- Trades paired with Chinese yuan declined from around 90% of bitcoin market in December 2016 to 0% in November 2017 amid a government crackdown.
- Meanwhile, US dollar, Japanese yen, and euro volumes have grown, Morgan Stanley chart shows.
LONDON — Trade in the bitcoin market done in Chinese yuan collapsed in 2017 following a government crackdown.
The US dollar grew to prominence to become the most popular bitcoin currency pair by the end of 2017, regaining a dominant market position it last held in early 2014.
A chart from Morgan Stanley, prepared as part of its recent “Bitcoin Decoded” note, shows the shifting composition of bitcoin-to-fiat trades across the years:
It should be noted that the above chart is not a perfect proxy for geographic spread of bitcoin trade — the US dollar is used in many countries outside of the US, for example. But as a rough guide to the global spread of bitcoin trade, it makes a useful starting point.
Yuan-to-bitcoin trades collapsed from over 90% of the market in December 2016 to under 30% in January 2017. The collapse coincided with the People’s Bank of China (PBoC) opening an investigation into the country’s largest bitcoin exchanges, to look into possible market manipulation, money laundering, and unauthorized financing.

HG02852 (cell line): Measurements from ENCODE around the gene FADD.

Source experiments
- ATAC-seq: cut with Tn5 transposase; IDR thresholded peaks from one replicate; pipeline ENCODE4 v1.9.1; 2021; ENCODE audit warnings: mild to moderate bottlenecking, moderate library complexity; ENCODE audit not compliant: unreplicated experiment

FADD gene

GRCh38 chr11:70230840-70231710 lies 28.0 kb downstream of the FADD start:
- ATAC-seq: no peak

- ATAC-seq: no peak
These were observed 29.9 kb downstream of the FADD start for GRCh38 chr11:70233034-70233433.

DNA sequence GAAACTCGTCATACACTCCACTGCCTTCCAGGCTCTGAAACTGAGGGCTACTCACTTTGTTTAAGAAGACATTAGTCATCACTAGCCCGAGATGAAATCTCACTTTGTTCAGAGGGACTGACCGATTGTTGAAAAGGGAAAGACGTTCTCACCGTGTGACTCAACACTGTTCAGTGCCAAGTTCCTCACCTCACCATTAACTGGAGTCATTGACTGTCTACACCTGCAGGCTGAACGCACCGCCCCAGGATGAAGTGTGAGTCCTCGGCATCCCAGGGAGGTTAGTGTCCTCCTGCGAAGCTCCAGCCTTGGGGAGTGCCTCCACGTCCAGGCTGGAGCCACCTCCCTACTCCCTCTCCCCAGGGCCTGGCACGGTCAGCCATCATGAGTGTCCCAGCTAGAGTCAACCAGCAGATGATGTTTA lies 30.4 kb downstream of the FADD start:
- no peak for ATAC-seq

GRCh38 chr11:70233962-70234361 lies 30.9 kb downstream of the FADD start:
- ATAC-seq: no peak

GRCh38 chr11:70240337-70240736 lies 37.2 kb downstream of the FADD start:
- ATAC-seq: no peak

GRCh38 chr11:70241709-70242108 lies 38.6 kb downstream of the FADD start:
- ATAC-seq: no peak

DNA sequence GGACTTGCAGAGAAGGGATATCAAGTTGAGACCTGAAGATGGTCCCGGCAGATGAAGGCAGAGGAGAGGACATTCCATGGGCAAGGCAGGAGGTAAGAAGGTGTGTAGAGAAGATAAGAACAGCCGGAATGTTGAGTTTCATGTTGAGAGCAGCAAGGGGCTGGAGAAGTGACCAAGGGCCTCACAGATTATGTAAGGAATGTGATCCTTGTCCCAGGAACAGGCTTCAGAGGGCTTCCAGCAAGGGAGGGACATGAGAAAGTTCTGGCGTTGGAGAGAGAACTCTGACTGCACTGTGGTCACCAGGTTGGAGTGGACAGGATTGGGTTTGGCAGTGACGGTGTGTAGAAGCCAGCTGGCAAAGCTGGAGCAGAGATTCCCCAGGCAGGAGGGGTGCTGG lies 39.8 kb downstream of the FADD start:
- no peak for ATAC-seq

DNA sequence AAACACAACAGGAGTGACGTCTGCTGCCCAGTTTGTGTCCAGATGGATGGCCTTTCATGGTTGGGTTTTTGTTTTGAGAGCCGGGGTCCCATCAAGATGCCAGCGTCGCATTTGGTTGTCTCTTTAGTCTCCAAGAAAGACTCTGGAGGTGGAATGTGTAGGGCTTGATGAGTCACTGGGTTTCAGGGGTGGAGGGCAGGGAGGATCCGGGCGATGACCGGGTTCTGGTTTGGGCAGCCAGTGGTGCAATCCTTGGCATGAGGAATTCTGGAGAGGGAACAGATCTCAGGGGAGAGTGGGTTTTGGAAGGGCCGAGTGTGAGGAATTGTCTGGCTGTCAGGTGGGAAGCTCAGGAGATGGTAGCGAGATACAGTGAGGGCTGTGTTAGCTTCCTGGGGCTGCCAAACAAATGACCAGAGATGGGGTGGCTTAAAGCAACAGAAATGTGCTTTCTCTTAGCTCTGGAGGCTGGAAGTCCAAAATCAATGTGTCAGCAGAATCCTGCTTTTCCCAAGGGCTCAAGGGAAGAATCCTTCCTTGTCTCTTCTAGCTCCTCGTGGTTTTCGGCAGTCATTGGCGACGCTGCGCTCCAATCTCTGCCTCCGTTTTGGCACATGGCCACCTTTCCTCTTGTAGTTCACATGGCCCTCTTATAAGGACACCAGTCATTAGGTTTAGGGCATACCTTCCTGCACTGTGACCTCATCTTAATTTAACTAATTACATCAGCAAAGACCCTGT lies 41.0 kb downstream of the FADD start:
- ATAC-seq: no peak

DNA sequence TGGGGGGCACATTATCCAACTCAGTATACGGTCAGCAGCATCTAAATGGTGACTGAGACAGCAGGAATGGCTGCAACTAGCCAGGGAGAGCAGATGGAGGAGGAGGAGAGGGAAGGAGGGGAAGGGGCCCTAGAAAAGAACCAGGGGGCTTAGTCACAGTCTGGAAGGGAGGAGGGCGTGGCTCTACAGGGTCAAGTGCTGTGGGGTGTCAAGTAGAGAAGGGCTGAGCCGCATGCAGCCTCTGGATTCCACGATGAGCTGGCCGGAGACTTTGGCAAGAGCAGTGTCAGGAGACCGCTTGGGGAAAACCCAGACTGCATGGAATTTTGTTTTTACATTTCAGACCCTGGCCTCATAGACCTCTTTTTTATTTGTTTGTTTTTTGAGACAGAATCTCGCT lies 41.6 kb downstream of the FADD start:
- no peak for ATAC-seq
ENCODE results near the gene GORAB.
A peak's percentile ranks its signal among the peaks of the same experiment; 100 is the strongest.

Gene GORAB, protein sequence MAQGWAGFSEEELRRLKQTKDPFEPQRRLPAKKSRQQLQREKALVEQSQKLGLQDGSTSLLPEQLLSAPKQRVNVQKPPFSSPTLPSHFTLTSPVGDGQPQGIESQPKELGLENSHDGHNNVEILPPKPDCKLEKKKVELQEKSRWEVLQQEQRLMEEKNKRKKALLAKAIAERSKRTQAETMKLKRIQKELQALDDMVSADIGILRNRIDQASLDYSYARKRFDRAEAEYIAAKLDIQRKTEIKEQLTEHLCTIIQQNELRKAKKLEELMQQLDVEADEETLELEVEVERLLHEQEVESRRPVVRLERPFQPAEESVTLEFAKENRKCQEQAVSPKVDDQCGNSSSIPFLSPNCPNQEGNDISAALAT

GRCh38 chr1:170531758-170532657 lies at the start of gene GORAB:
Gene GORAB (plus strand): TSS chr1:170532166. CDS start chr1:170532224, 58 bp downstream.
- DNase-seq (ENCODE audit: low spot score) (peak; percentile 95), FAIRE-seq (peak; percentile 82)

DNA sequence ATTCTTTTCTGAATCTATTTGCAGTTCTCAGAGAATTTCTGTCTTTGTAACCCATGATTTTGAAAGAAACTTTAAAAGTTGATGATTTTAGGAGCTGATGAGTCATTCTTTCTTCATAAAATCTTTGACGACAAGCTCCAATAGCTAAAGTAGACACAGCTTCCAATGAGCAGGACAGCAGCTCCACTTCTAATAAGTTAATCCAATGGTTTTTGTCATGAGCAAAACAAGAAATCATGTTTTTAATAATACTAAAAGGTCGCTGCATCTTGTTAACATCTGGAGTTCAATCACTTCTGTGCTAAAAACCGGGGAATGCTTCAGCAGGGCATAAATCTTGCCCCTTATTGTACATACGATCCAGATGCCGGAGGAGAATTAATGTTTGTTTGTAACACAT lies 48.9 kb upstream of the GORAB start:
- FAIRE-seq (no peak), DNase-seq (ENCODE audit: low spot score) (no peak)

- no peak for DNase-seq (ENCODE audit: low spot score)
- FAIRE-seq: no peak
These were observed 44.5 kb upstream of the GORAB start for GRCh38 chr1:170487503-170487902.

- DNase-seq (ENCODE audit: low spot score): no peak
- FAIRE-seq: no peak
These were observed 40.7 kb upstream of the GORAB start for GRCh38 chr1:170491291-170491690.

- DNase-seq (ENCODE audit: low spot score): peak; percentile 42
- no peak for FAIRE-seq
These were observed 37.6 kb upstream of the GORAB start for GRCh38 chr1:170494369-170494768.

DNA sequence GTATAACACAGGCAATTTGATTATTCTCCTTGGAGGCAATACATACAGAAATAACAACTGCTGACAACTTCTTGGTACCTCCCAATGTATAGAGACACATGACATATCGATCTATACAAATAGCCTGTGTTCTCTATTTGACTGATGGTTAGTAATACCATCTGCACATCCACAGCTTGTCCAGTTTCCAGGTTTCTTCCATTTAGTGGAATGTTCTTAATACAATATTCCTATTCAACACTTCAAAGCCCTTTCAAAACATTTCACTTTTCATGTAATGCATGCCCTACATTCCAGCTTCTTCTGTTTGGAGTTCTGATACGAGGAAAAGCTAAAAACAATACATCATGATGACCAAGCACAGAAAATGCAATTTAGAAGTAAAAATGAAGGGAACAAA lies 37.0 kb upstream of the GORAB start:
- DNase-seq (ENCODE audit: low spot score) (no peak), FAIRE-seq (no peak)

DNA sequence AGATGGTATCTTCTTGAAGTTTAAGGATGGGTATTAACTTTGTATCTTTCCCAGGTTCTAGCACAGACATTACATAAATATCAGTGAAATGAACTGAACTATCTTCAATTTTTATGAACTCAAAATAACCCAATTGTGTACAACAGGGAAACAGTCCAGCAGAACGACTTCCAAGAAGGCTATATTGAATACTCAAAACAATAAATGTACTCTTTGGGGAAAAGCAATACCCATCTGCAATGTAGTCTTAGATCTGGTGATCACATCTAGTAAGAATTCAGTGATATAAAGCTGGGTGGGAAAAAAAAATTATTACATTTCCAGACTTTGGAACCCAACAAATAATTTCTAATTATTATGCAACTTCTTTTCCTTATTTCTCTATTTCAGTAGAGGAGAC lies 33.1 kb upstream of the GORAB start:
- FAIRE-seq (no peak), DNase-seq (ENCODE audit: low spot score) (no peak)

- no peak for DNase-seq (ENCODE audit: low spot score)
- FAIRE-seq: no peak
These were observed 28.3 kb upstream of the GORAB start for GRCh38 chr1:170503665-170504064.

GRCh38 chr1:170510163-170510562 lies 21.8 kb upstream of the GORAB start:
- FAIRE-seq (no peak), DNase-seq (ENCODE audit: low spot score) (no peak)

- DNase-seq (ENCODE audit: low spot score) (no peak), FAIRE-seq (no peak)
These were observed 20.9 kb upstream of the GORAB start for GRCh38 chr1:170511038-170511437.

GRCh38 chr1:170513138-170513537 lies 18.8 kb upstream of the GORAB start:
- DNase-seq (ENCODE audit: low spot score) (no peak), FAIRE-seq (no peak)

The crackdown culminated in China banning cryptocurrency exchanges in September and the major platforms winding up operations. As of November, yuan-to-bitcoin volume is 0%, according to Morgan Stanley’s chart.
The declining yuan volume has coincided with a growth of US dollar, Japanese yen, and euro trade in the bitcoin market. Bitcoin’s 1,500% rise against the dollar in 2017 has spurred retail investors across America to look at the digital currency, with rising interest from institutional investors too.
Japanese volumes have grown after the Japanese government recognised bitcoin as an authorized method of payment in April of this year.